Thursday, April 14, 2011

Till the End of the World

     I was told last year that I had wonderful hearing…for a seventy-year old.  Because I am not seventy years old the possible benefits of hearing aids were then explained to me; it might be better to look into getting them when I was younger, even if I didn’t quite have to have them yet.  “If you got a new DVD player, who would you want to hook it up and program it; your grandfather or one of your kids?” the nice audiologist asked me.  “Most people will answer that they would want their kids to do it because the younger generation knows so much more about current technology,” he went on to explain.  I can understand that.  It is easy for our kids because learning new technology is just part of the learning curve of life.  Our grandparents, on the other hand, are a bit more set in their ways.  (I think this was a gentler kinder way of saying, “You can’t teach an old dog new tricks.”)  I was encouraged to think about getting hearing aids earlier (since it was highly likely I would need them later) so I could get use to actually hearing everyday noises.  “All of a sudden, you can hear the fridge humming, the floor boards creak, and all those other little noises that everyone else takes for granted so much that they don’t notice them.  It drives older folks nuts to unexpectedly hear all these new sounds all the time.   They have a hard time adjusting to the change.”

How are you when it comes to new technology?  Do you groan, hand the new phone to your daughter, and ask her to set your new ring tone?  Or are you the mom who sits down and is excited to play with her new toy?  How do your daughters see you in comparison to them when it comes to technology?  Are you regarded as wiser than herself?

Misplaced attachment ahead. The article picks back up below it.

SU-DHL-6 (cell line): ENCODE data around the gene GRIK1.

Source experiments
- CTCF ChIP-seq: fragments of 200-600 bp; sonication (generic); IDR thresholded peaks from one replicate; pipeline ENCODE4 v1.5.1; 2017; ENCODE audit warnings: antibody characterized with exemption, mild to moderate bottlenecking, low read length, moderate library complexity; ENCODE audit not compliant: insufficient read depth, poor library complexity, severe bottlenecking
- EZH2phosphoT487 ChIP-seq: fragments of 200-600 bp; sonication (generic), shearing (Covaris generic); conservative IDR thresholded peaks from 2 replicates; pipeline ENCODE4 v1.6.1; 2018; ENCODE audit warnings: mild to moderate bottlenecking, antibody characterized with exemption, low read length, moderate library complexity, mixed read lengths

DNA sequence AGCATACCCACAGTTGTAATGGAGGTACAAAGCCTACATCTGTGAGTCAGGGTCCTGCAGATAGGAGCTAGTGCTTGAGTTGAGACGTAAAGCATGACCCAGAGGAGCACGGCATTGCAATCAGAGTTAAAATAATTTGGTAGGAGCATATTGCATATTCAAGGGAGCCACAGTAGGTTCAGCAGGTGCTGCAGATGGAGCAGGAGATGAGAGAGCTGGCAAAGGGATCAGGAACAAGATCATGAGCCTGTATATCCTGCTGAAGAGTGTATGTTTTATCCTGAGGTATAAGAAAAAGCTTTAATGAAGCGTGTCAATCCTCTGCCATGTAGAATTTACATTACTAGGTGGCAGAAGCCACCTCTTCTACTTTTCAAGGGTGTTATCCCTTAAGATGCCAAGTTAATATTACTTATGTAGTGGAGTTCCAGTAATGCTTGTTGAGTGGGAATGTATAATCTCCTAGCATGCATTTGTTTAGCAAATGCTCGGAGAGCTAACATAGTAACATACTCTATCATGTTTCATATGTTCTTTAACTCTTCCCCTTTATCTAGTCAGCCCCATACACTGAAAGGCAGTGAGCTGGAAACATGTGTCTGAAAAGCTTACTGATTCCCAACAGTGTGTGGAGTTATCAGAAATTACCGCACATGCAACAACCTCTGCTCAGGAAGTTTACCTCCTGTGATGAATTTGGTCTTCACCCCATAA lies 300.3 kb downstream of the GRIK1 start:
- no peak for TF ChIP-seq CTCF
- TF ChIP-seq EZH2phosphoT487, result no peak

I have made it my business to know most of my daughters’ technology better than they do.  My girls can’t hide or delete their internet history to a point where I can’t find it.  I understand and can use more of the functions on our digital camera than my daughters.  My iPod is several generations newer than the one my children share (and that is saying something because mine is not new!).  However, I don’t know all the functions of their Nintendo DS’s nor am I better at playing the games on them.  My oldest can program her Lego Mindstorm robot with ease, and I have purposefully not learned how in order for that to be something that is done with Dad. 

I watch young girls curl their lips and sneer that they know more about the family computer than their moms do.  I see this young generation lose respect for their elders as our culture becomes less defined by the wisdom of age and more defined by knowledge of the latest and greatest.  Technology will get you ahead in life.  Our daughters see dollar signs flash in the (then) young eyes of the founders of FaceBook, Google, and Microsoft.  Our daughters see a culture that values the new fresh ideas of the young over the patient hard-work of their elders. 

I want my daughters to see me as wise in the ways of the world.  I want my daughters to come to me with questions of the heart and soul.  If they see me as “out of touch” or unable (and unwilling) to understand my cell phone; why would they come to me about cyber-bullying or the pressures of having (or not having) a FaceBook page?  Don’t get me wrong, I don’t think you have to be the cool parent…just the one they talk to about anything.  I do believe that our cultural reliance on technology has been a huge factor in the increasing lack of respect that youth have for their elders.

Better a poor but wise youth than an old but foolish king who no longer knows how to take warning.     Ecclesiastes 4:13

Do not rebuke an older man harshly, but exhort him as if he were your father.  Treat younger men as brothers, older women as mothers, and younger women as sisters, with absolute purity.     1 Timothy 5:1-2

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